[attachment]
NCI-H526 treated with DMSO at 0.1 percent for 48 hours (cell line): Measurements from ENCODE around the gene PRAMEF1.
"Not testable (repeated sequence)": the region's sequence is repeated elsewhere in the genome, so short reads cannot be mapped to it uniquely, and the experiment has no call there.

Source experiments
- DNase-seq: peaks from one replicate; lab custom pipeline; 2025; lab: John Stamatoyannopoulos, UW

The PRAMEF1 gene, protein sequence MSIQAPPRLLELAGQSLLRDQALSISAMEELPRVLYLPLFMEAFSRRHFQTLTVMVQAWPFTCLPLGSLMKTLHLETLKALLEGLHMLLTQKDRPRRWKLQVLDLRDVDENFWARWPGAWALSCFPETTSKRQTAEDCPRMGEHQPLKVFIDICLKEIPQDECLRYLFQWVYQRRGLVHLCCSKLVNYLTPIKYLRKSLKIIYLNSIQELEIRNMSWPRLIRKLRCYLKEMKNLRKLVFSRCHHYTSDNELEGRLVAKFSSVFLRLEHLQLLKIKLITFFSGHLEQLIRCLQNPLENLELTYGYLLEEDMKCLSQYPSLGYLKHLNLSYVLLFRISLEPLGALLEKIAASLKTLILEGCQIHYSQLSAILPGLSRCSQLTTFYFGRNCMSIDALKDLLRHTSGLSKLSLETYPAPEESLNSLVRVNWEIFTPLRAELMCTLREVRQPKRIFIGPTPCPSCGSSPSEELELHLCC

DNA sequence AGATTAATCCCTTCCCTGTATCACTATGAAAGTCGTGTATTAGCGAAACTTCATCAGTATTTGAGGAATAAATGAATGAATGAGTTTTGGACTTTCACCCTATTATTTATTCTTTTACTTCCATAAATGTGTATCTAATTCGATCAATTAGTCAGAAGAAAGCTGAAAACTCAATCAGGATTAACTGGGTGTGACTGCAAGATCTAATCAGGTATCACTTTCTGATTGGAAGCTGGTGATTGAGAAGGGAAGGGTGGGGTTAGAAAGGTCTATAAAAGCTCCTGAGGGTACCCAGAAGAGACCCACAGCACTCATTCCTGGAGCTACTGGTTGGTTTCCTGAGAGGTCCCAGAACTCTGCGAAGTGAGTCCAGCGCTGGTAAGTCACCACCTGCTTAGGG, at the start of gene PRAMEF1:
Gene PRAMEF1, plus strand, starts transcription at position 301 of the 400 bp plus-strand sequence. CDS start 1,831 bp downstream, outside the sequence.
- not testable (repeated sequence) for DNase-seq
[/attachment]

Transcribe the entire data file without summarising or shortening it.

NCI-H526 treated with DMSO at 0.1 percent for 48 hours (cell line): Measurements from ENCODE around the gene PRAMEF1.
"Not testable (repeated sequence)": the region's sequence is repeated elsewhere in the genome, so short reads cannot be mapped to it uniquely, and the experiment has no call there.

Source experiments
- DNase-seq: peaks from one replicate; lab custom pipeline; 2025; lab: John Stamatoyannopoulos, UW

The PRAMEF1 gene, protein sequence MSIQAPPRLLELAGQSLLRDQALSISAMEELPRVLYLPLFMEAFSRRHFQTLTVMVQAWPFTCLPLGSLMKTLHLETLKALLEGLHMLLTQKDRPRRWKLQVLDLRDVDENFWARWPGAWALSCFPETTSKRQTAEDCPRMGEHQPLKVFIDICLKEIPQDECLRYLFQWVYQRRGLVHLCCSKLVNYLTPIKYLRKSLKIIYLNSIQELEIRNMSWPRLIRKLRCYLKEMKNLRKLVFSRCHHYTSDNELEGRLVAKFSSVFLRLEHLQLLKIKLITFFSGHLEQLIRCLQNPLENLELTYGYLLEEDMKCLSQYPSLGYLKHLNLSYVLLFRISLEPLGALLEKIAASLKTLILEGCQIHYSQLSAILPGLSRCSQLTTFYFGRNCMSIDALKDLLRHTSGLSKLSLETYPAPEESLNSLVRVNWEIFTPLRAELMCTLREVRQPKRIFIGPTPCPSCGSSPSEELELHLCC

DNA sequence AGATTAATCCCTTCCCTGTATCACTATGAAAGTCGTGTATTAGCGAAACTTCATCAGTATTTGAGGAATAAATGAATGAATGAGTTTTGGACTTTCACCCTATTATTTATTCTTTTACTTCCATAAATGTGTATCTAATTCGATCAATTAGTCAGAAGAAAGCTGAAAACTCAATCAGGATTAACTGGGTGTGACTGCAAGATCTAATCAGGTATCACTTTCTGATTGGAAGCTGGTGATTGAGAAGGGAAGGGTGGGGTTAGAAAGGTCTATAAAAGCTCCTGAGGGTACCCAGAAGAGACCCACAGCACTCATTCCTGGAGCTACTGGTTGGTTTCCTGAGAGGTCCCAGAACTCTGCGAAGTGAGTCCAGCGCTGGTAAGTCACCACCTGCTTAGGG, at the start of gene PRAMEF1:
Gene PRAMEF1, plus strand, starts transcription at position 301 of the 400 bp plus-strand sequence. CDS start 1,831 bp downstream, outside the sequence.
- not testable (repeated sequence) for DNase-seq